The break up, a Clearcase bad love affairThis is the true story of a break up: a sesioned SCM manager tells us why he finally broke up with is beloved system: clearcase.
It probably sounds just like a funny joke, but please read on carefully and find the hard facts behind his disappointment...
Here it goes:
After 12 years working and playing with clearcase I'm fed up with it.
The beautiful lady I fell in love with after my first months in a software development and R&D company became a real pain for me. And a new mother in law, IBM, didn't make it any better.
At the time we met we were doing development for digital media on these nice systems made by Silicon graphics.
It was the time when a system at work was way more powerful, and much more expensive, compared to the silly 486 PC running some version of DOS I had at home. So I went to work with the idea that what I did really mattered for me and the company. After all it was before the bubble.
What I particularly liked about clearcase was the fact that it was completely invisible for the developer.
You set a view and you could start working with any tool you wanted, the sources were right there where you needed them. It was a fast and advanced environment. It had directory versioning, so you could change the structure of your code without trouble. You had advanced branching and merging, you had merge tracking and the branching strategy we used at the time was branching per task. It was possible to do this efficiently in clearcase since it was so good at branching and merging.
And it had all this 12 years ago!
And the stunning fact is that while the world evolves, clearcase chooses the completely wrong direction.
It tried with the ugliest implementation ever conceived for a SCM environment, UCM, Unified Change Management, trying to impose a ridiculous overloaded process on top of the old base. She completely ignored her old lover boy, the developer, while trying to impress those people who hated development. It broke down the whole idea of branching per task.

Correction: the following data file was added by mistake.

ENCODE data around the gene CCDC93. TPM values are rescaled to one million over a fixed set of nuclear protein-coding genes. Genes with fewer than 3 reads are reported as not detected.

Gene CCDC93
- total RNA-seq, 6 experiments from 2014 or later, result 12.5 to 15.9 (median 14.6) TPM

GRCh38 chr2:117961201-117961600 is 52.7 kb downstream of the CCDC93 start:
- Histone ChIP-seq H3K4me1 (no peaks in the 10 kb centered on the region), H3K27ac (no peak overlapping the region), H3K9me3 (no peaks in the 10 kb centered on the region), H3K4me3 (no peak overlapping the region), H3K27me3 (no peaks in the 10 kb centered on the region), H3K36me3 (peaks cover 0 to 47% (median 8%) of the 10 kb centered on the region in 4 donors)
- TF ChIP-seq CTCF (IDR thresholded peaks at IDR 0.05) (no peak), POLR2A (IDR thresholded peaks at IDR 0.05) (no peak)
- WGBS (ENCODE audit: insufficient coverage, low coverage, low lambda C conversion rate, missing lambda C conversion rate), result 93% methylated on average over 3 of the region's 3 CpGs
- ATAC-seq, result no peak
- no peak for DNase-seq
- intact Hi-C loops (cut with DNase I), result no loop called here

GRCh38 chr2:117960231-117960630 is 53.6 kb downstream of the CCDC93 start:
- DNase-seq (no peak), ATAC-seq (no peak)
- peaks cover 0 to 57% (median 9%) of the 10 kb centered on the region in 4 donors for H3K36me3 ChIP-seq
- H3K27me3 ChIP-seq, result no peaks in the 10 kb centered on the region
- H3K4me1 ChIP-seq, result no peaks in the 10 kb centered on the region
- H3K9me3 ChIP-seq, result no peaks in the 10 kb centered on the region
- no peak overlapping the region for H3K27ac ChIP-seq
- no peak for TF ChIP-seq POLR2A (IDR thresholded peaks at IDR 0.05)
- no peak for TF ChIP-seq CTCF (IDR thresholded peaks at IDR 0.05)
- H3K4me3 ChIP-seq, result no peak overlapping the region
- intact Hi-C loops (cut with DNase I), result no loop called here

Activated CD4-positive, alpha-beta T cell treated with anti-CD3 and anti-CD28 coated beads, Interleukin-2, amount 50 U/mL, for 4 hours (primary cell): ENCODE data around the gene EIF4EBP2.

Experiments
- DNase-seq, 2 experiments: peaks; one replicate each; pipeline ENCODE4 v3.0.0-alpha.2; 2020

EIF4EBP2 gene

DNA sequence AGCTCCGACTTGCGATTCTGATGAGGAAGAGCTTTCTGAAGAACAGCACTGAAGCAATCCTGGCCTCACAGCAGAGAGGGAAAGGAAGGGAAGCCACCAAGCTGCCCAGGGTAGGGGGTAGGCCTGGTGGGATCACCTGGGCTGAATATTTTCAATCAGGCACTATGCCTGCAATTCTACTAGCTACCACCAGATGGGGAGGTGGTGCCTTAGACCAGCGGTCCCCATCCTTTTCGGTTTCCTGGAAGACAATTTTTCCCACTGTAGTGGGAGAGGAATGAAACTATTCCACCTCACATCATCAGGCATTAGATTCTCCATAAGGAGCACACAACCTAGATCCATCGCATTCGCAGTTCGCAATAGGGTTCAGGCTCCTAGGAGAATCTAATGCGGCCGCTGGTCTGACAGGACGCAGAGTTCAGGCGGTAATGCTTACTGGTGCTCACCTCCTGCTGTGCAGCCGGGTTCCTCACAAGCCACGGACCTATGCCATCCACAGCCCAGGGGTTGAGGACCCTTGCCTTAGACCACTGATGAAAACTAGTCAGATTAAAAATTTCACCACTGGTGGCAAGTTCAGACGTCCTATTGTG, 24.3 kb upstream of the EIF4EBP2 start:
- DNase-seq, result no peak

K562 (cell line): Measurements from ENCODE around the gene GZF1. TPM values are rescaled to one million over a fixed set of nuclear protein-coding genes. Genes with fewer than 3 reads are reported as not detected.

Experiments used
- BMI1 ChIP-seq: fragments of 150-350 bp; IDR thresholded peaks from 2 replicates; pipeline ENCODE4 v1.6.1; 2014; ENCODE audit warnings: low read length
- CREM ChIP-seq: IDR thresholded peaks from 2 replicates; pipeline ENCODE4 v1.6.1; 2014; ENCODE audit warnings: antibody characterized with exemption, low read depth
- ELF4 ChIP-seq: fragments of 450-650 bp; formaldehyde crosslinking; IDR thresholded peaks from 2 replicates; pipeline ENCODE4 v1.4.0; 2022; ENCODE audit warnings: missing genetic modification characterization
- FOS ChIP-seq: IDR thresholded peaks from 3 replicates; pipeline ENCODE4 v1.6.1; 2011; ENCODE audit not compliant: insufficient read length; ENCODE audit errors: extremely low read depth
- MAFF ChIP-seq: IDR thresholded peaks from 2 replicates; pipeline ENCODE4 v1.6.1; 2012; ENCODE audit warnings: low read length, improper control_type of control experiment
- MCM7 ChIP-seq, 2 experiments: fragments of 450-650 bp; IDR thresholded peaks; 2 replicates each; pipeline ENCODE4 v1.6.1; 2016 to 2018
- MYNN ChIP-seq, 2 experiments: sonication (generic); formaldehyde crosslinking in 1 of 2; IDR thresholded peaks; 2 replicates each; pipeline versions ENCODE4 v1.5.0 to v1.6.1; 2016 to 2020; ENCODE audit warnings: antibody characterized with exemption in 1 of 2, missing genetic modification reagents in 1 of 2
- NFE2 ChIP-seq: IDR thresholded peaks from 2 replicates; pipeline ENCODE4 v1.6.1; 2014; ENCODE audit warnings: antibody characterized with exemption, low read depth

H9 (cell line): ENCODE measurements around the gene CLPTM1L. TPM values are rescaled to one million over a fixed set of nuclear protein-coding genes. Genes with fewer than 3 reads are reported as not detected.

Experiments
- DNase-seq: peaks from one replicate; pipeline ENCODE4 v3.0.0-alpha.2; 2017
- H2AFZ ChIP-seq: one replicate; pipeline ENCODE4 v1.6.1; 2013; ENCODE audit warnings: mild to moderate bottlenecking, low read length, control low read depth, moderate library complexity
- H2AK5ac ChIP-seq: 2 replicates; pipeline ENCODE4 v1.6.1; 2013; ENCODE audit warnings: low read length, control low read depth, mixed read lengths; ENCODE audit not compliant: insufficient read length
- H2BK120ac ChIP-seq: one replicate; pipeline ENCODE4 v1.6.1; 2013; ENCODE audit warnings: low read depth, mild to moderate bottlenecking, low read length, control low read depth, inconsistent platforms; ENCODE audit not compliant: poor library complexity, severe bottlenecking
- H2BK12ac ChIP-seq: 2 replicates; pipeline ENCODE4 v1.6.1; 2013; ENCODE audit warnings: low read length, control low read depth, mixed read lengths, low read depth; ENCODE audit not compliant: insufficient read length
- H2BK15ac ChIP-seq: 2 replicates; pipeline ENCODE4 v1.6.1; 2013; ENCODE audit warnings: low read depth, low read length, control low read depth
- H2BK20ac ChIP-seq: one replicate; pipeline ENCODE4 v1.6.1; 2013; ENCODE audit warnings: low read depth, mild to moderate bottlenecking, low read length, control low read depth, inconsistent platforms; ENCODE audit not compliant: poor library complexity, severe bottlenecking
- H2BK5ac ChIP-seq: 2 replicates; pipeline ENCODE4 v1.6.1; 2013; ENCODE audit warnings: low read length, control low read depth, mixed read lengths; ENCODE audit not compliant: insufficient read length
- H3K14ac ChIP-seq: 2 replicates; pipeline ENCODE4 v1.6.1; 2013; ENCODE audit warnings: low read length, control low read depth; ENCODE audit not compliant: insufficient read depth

It gave up on having a consistent user interface on all the platforms it supports, using clearcase on the different flavors of UNIX, Microsoft windows or Linux really is a different thing. The clearcase GUI on UNIX and Linux is really bad. And why has the command line so much more features compared with the GUI? And why is Apple ignored?
The fact that there is no standard way of doing a recursive check-out or check-in, the error messages that seem to be completely unrelated with the real error, the fact that if line endings are changed in textfiles used in a crossplatform environment and the merge and compare tools that fail on these, the fact that the number of characters on a line, e.g. in an XML file is limited and makes the merger fail are all things I could handle.
But the real showstopper comes with the integrations provided to 3rd party tool like eclipse, WSAD, Visual studio etc... , these integrations are in fact only integrations to do a check-in/check-out, all other clearcase operations are a pain in these environments. Simply switching views in an IDE to a view on another branch in the same project is almost impossible, effectively making the entire branching power useless.
While at the old days, clearcase was invisible for the developer, a silent and helpful companion, nowadays it makes a developer's work difficult, slow and cumbersome. Some people even argue that going back to the stoneage of SCM practice, by using tools like CVS or Subversion, is better then using clearcase.
And right at the time when I really needed to feel young again, fresh and excited about software development, a beautiful, open product appeared on the scene, made by developers for developers, all the focus is again on how development and integration can be done in an efficient, fast and powerful way. With a consistent look-and-feel on all the platforms it supports. (it even runs on Apple, a brand ClearCase always ignored), with an easy to use branching and merging environment, with good integrations with your IDE, so switching workspaces to another branch is a very easy and fast task, with merge tracking and correct directory versioning.
In fact with all the good things of clearcase and a solution for most problems it has.
Please go and check-out plastic SCM 2.0 as fast as you can, you won't be disappointed.